Create a free profile to get unlimited access to exclusive videos, sweepstakes, and more!
Science Behind the Fiction: A Guide to Storming Area 51
So, you want to storm Area 51? Turns out you're not alone. Almost 1.5 million people have marked themselves as "going" to a Facebook event which, if its hosts are serious, will involve people storming the gates of the most famous not-so-secret government facility.
The base, also known variously as Homey Airport, Groom Lake, Dreamland, Paradise Ranch, and the Nevada Test and Training Range, is located 83 miles north-northwest of Las Vegas and has long been the most talked-about locale among UFO circles.
The official story is that Area 51 began as the Army Air Corps Gunnery School, a set of two unpaved runways, in 1942. Those runways fell into disuse, but the area was later scooped up in order to develop secret military aircraft in a joint venture between Lockheed and the United States military. Such a program, by its very nature, required a certain element of secrecy in order to proceed. Clarence "Kelly" Johnson, who ran the project, went in search of an area that was far enough away from the prying eyes of the public to be undisturbed, but close enough to a city to be supplied. The former Air Corps Gunnery School fit the bill perfectly.
Shortly thereafter, President Eisenhower declared the airspace over Groom Lake restricted. The base operated unimpeded for decades, existing under the proverbial radar, until the late '80s. It was then that Bob Lazar participated in an interview with KLAS in Las Vegas, during which he claimed to have worked on the reverse engineering of alien craft at S-4, a sister site to Area 51.
Lazar's claims were responsible for bringing the existence of Area 51 into the public consciousness and for associating it with extraterrestrials. While his claims, including those of his credentials and education, are dubious, there is no doubt that Lazar forever altered the public conversation and popular culture.
Since that time, Area 51 has been the subject of countless movies, television shows, comic books, and novels. It's practically impossible to discuss extraterrestrials without at least mentioning it. And claims of craft from beyond Earth being observed over the area are only solidified by the fact that the U.S. military has, in fact, developed and tested a series of secret aircraft at Groom Lake, many of which look weird as hell.
The planes known as Oxcart, Blackbird, and Bird of Prey make it seem as if the powers that be took a look at any design they were sent and said, "Can we make it look weirder? There are a bunch of folks in the hills, with binoculars, and it'd be a real shame if we wasted their time."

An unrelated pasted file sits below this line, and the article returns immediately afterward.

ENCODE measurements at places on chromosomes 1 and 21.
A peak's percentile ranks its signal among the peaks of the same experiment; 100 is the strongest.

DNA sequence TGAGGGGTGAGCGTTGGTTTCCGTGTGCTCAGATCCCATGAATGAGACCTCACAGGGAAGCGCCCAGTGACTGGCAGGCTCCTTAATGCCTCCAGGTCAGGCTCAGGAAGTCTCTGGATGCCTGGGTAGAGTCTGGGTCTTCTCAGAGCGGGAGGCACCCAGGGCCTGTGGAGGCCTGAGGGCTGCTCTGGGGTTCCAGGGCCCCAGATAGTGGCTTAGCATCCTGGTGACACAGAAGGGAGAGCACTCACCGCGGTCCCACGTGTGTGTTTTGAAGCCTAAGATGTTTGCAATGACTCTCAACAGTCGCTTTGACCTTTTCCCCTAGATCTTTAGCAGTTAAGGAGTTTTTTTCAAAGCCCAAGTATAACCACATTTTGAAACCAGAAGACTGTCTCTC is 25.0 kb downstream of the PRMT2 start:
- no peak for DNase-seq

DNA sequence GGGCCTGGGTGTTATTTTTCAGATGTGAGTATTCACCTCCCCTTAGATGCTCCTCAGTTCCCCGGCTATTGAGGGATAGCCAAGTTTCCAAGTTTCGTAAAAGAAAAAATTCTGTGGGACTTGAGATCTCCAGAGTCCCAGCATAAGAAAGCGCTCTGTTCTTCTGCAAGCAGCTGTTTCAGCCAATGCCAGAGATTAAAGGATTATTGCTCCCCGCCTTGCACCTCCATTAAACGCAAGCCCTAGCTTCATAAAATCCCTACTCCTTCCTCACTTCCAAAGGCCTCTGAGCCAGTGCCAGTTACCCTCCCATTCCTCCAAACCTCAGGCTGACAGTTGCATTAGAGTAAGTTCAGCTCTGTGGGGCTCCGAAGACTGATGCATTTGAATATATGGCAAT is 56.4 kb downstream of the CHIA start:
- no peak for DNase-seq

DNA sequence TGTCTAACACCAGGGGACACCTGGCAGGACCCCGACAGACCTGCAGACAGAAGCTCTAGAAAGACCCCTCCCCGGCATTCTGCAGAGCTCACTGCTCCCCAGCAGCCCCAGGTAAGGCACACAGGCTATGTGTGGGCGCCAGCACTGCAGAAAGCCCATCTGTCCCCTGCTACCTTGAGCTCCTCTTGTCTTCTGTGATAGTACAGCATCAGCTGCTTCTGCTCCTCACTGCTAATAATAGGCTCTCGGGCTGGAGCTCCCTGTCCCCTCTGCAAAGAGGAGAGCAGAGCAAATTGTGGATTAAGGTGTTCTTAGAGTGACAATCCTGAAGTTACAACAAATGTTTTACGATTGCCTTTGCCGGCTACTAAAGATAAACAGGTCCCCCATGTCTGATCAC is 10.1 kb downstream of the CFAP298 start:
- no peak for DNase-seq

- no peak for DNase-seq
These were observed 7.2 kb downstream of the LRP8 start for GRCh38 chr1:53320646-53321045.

But, despite the government declassifying documents and delivering official statements as to the goings-on at the facility, the secrecy surrounding Area 51 fuels conspiracy theories and an unquenchable thirst to know what's really going on. And, while Naruto running toward armed guards in an attempt to outrun their bullets and "see them aliens" isn't the best plan ever conceived, it is, at least, a plan. So, if you're one of the more than a million people who might be making their way to Nevada this September, here's what you need to know.
According to the Facebook event, "Storm Area 51, They Can't Stop All of Us," the plan is to meet at the Area 51 Alien Center tourist attraction, some 70 miles from Groom Lake, and coordinate entry. We recommend playlists to fill the nearly two-hour drive time. Themes from X-Files, Close Encounters, and Fire in the Sky are mandatory.
From there, a caravan of nearly 1.5 million people and counting will need to make the trip (preferably carpooling, for the sake of traffic and the environment) to the facility. Any attempts at discretion will be for naught as tens of thousands of cars wind their way down US-95, to Lathrop Wells Gate Road, and Lincoln County. If the element of surprise was part of the plan, you can throw that out the window now. Though that is likely a foregone conclusion, as the Air Force is aware of the event and warning against it. Don't forget to fill up before you leave civilization, as there are no services in Rachel, Area 51's nearest town.
It should be relatively easy going, aside from unusually high traffic congestion, until you get to within 15 miles of the facility. That's when you'll run into the front gates.
Before you get anywhere near Area 51, security forces will be tipped off as to your arrival. Sensors along the road make notes of you when you cross the threshold and send data as to your location and speed.
There aren't any fences around the facility, which is surely an advantage to anyone planning to storm the place.